Toxic Relationships: Are you in relationships with people who don’t have your best interests and wellbeing at heart? Make a list of these relationships and consider what you can do to protect yourself from their toxic influence. Sometimes setting better boundaries and practicing the tools of conscious communication can be transformative. In some cases, ending a relationship may be necessary. At the same time, focus on nurturing your healthy relationships so that they are even more loving and fulfilling.
Negativity: Health and wellbeing are the natural state of the body and mind. By dwelling on negativity, we prevent ourselves from living in the simple state of wellbeing. Do you often gossip about others or relish their setbacks? Do you tend to choose friends who like to criticize and complain? Do you feel compelled to watch every disaster or catastrophe unfolding on the evening news? Remember, whatever we put our attention on expands in our experience, so consider where you are focusing your time and energy.
Non-nurturing Habits: Do your daily routine, diet, and overall lifestyle support your health and wellbeing? When we don’t nourish ourselves with fresh, healthy food; restful sleep, regular exercise, a daily spiritual practice such as meditation or journaling, and other mind-body healing habits, we will inevitably feel tired, out of balance, irritable, and sometimes even depressed. What aspects of your lifestyle would you like to transform to bring you greater health and happiness?
For the next few weeks, sit by yourself for at least five minutes each day with the intention to clear away complications. In the time you set aside for this clearing, determine what area you need to focus on the most and work on that. It may be one of the complications mentioned above or a different area that is preventing you from experiencing a state of peaceful simplicity.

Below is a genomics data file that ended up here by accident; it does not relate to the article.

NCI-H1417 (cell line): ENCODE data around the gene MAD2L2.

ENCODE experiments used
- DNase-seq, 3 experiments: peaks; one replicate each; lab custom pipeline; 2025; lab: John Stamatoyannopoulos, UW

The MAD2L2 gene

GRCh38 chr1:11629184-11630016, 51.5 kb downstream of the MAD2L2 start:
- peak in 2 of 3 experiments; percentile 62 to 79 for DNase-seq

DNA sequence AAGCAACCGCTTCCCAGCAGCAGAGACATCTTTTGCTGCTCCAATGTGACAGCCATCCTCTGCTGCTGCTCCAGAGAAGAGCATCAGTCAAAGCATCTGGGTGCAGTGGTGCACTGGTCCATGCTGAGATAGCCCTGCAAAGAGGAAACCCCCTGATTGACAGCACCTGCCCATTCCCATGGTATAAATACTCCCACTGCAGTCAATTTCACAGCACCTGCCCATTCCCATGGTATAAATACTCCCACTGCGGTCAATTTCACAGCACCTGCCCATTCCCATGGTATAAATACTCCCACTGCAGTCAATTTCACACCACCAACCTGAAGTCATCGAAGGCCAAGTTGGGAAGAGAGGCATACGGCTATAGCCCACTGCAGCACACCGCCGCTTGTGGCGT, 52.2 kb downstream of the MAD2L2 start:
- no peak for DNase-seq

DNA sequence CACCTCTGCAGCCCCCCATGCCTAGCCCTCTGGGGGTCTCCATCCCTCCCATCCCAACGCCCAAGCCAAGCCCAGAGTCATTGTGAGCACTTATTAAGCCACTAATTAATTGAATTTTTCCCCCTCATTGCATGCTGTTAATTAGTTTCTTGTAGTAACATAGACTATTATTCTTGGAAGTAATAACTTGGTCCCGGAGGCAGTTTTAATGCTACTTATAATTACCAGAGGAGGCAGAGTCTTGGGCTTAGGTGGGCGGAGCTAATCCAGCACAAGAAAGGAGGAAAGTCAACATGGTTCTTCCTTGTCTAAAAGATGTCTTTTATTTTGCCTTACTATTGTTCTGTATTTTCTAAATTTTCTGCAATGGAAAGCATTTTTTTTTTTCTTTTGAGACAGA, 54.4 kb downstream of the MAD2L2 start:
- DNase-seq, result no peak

Take the Smallest Possible Step
Start by coming up with the smallest possible action you could take – and then take it. Then choose the next smallest action, and do that. The action can truly be as small as opening your closet to find your gym shoes. Then the next day you can commit to putting on your shoes, and the day after that you can decide to walk to your mailbox. Although such small acts can seem trivial, over time they help you build momentum and experience transformation.
As you focus on simplifying your life, make sure that your approach is loving and accepting. Know that you are now doing all that you can do right now, and that is all anyone can do. When you stay in the moment, you have all the time in the world and whatever needs to be done will be completed in the exact right time.
Deepak Chopra, M.D is the author of more than 65 books, including numerous New York Times bestsellers. His medical training is in internal medicine and endocrinology, and he is a Fellow of the American College of Physicians, a member of the American Association of Clinical Endocrinologists, and an adjunct professor of Executive Programs at the Kellogg School of Management at Northwestern University. He is also a Distinguished Executive Scholar at Columbia Business School, Columbia University, and a Senior Scientist at the Gallup organization.